1 Corinthians 11:34 (NASB) If anyone is hungry, let him eat at home, so that you will not come together for judgment. The remaining matters I will arrange when I come.
Paul said that being hungry can bring judgment! How is that possible? Because being hungry would tempt one to partake of the celebration bread and wine without waiting for one’s brother. The division that was happening was taking what is a universal symbol of Christ’s death and making it a me-only limited symbol. Paul tells the Corinthians how they can stop from experiencing judgment. He said they should eat at home first so that they can wait for one another. Paul also writes that one must examine oneself.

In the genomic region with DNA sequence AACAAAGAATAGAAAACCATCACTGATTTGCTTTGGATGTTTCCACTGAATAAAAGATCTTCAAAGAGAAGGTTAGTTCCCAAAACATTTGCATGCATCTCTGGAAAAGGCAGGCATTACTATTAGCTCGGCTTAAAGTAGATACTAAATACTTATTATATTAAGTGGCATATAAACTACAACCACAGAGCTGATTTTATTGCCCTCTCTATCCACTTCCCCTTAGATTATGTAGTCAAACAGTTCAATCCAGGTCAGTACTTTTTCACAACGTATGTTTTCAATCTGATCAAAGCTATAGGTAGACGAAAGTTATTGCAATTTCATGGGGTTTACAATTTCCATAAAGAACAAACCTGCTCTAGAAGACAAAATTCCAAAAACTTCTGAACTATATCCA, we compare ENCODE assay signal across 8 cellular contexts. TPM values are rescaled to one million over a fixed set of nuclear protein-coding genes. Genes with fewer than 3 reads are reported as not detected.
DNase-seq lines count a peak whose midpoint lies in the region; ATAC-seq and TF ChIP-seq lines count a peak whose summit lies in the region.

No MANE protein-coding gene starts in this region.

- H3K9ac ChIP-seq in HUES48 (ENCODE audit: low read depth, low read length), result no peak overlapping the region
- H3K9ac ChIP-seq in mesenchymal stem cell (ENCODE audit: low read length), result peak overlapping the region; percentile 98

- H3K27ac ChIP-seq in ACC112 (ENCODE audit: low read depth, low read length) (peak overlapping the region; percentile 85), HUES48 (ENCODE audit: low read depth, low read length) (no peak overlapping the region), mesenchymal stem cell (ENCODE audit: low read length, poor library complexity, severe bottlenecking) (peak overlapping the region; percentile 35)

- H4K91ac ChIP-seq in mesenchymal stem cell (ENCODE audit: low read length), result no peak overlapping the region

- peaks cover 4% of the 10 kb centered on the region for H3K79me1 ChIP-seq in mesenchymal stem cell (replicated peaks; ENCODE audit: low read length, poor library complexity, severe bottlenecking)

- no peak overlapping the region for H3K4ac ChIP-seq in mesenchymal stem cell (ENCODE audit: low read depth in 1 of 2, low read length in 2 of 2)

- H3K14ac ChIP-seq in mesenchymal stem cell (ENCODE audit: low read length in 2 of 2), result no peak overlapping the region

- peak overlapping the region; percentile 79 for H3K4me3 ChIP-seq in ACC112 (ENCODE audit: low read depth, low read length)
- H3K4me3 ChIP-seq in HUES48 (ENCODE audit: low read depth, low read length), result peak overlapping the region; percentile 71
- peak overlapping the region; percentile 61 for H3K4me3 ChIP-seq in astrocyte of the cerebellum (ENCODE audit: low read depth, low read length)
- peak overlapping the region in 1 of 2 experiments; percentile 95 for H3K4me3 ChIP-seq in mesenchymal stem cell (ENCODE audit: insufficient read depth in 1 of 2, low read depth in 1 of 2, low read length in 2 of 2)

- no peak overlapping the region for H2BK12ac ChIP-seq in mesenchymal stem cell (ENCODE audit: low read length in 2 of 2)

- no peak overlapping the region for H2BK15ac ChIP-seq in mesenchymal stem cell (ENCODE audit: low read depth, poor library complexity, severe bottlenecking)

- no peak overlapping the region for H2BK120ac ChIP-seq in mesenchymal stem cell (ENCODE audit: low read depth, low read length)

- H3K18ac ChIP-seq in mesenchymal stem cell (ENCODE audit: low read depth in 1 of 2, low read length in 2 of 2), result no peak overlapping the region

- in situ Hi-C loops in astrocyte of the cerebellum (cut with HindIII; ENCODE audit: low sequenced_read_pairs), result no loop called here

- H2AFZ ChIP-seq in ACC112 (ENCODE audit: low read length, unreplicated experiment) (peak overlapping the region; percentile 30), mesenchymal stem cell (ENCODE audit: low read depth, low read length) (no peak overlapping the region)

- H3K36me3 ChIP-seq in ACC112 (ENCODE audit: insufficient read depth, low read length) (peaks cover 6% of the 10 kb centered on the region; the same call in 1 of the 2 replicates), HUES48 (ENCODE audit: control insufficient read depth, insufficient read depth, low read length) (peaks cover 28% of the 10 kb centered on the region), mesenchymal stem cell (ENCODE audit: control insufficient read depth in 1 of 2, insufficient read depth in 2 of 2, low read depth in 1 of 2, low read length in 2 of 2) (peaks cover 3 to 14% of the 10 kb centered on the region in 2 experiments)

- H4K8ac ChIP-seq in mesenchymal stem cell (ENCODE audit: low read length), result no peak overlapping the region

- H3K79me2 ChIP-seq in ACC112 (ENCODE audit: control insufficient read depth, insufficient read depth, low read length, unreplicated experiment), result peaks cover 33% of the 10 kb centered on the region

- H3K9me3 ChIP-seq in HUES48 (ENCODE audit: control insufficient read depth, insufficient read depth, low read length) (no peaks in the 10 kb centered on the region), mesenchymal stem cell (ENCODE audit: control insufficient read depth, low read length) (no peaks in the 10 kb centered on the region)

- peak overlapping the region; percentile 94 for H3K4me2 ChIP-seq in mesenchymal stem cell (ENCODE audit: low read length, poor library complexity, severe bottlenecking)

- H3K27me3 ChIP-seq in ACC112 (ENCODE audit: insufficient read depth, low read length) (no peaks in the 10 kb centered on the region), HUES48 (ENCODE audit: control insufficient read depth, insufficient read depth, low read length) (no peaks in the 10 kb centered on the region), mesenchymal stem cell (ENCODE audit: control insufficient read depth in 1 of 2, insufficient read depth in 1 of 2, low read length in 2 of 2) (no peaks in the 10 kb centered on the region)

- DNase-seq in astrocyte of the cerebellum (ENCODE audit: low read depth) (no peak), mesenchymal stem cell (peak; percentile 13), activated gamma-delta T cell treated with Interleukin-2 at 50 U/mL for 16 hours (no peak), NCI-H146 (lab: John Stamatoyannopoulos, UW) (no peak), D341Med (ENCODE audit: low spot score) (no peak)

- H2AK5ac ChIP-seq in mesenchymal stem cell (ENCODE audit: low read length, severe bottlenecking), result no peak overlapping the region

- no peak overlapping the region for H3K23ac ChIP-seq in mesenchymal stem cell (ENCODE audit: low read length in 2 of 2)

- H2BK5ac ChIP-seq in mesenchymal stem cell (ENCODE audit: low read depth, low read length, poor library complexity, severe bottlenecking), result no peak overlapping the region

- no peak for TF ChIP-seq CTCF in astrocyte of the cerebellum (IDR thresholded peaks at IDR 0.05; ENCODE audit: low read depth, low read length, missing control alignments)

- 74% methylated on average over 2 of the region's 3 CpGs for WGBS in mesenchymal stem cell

1 Corinthians 11:28 (NASB) But a man must examine himself, and in so doing he is to eat of the bread and drink of the cup.
Paul said that a man must examine himself. Notice that one is to examine oneself, not a judgment call on the part of another person to examine your worthiness. No one is told to “guard the table!” They are told to examine themselves. Why? So that they can partake in a worthy MANNER. What makes their manner unworthy? Are they excluding others? Are they leaving others out and going ahead as if Jesus did not die for the ones that they had divided themselves against? These are issues in partaking in a worthy MANNER. Notice also that the purpose of the examination is so that “he is to eat of the bread.” The purpose is not to stop a man from eating and drinking. The purpose is so that he can partake without incurring judgment on himself. The purpose is to keep the unity with all and not exclude anyone from the sacrifice of Jesus.